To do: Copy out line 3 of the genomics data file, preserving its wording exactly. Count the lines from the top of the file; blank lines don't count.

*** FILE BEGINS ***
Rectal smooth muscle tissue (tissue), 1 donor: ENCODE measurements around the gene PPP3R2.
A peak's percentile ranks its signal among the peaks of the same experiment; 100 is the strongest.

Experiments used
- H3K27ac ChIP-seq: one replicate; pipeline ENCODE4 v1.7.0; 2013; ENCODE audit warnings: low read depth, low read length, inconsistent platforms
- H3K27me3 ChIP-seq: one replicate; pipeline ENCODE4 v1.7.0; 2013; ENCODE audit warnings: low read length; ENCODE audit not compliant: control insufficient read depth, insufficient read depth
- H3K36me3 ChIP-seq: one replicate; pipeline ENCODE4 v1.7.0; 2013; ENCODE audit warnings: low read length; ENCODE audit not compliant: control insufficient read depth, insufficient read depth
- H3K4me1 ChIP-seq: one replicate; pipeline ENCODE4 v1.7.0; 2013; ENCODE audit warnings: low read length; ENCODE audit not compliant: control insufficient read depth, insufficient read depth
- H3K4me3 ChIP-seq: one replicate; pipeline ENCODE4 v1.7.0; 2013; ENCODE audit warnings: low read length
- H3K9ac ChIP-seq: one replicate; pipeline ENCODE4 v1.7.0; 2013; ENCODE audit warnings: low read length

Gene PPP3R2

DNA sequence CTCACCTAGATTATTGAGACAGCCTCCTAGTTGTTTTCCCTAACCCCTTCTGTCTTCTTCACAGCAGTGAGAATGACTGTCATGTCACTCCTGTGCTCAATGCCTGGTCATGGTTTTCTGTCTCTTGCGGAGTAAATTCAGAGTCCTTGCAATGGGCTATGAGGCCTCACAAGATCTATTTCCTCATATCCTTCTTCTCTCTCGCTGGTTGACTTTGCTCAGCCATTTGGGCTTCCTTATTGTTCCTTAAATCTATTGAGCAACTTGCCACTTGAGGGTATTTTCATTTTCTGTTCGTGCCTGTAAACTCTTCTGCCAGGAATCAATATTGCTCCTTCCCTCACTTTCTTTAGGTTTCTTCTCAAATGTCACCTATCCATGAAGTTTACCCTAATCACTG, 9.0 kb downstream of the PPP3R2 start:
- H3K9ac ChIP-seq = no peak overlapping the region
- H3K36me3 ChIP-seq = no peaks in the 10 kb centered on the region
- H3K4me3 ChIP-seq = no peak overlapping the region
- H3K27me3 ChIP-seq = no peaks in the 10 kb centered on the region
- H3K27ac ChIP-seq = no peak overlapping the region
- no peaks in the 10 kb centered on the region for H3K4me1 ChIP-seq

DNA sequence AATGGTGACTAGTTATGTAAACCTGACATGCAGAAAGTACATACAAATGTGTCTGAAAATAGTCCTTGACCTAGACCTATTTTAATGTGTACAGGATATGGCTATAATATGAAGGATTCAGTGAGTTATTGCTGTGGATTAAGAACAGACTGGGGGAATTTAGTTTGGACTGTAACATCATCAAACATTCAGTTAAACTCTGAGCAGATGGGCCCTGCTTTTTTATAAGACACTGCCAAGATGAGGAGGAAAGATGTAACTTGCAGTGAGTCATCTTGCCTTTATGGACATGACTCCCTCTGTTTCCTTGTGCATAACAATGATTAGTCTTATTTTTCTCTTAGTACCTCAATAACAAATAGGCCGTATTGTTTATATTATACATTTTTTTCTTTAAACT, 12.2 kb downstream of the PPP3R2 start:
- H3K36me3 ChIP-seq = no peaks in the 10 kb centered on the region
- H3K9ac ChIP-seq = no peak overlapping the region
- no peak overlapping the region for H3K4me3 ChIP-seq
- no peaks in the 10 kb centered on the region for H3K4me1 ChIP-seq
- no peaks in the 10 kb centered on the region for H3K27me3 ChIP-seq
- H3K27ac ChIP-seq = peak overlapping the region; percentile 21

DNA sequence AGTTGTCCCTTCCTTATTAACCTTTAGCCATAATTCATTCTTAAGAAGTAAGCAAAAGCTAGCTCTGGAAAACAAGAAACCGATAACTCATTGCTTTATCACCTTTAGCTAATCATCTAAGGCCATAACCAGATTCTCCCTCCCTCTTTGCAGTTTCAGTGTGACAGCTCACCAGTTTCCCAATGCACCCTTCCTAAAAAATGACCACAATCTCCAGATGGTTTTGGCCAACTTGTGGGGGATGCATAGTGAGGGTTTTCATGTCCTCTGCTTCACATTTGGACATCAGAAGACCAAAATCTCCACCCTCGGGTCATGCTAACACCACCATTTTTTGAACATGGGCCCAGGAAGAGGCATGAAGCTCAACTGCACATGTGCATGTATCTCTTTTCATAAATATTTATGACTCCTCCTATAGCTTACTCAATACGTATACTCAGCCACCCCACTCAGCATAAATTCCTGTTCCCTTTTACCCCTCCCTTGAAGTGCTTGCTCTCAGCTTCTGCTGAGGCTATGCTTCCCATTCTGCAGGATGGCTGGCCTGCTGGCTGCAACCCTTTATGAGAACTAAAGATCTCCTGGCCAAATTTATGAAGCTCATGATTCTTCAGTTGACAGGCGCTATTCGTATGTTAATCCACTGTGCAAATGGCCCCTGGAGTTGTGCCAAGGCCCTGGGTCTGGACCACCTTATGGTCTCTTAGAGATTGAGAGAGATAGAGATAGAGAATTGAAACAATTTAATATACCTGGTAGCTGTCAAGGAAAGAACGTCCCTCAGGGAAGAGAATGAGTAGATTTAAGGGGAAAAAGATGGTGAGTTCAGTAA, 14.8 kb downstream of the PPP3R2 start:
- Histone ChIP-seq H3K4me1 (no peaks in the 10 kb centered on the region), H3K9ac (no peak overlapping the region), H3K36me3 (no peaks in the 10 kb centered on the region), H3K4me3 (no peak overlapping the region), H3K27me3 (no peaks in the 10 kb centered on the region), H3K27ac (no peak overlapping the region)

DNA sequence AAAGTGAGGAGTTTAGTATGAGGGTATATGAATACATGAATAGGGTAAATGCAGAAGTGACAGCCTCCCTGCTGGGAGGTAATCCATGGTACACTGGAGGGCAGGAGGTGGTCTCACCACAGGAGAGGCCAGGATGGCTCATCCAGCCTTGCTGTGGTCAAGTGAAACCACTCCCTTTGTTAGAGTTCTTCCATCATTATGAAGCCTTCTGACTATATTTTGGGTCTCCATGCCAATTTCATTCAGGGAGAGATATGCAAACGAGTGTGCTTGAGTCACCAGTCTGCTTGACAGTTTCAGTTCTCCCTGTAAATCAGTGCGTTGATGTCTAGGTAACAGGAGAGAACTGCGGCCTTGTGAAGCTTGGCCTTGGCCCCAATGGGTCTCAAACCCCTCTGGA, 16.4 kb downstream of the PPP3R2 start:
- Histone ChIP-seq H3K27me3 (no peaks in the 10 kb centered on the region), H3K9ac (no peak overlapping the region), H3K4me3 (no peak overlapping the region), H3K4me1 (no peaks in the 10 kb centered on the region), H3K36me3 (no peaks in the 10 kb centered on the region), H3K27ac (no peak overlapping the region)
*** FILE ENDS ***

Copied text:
Experiments used